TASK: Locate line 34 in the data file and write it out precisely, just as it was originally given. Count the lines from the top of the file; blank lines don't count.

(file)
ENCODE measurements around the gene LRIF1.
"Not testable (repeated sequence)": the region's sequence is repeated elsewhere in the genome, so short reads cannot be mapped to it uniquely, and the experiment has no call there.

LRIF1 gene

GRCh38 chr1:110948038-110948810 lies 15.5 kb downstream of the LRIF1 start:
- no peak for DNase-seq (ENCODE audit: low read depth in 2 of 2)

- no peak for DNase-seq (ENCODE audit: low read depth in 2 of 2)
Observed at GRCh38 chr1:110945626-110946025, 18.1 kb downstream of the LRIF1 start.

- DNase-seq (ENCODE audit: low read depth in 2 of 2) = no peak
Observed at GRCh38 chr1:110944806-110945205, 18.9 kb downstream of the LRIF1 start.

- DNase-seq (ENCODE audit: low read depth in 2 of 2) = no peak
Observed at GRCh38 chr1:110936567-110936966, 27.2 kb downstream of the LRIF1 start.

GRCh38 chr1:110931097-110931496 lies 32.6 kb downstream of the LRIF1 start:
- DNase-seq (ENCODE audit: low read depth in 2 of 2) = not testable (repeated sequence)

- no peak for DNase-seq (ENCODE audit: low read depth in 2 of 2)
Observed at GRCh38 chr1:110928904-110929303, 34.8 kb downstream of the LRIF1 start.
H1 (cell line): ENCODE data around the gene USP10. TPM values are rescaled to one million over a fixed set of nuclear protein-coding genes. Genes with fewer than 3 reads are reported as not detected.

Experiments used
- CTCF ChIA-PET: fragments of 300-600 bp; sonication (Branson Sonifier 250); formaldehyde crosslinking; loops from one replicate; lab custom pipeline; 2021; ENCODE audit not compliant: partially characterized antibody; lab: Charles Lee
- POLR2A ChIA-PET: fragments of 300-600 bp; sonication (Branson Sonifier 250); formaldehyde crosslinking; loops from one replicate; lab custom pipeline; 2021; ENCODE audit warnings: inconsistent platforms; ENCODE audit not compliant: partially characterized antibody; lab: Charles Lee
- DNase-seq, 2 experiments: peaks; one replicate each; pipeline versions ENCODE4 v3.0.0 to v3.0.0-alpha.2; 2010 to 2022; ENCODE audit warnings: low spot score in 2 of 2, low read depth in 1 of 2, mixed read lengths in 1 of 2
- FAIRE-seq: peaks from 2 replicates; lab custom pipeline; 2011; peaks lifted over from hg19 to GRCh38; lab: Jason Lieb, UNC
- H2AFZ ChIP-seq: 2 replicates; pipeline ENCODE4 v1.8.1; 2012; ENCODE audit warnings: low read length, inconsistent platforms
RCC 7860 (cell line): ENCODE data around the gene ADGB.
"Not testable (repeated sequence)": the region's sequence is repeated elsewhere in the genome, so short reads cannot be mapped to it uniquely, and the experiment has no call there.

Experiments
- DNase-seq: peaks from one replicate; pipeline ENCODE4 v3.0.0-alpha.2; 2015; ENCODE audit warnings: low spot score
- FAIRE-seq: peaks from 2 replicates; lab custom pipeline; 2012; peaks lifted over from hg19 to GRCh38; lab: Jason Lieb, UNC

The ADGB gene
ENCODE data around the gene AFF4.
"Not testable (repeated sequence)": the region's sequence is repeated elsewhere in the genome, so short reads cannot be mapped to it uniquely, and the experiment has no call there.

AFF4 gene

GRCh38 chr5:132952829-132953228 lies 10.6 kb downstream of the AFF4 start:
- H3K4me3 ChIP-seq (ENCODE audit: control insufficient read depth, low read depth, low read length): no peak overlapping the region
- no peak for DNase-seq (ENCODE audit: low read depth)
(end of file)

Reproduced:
- no peak for DNase-seq (ENCODE audit: low read depth)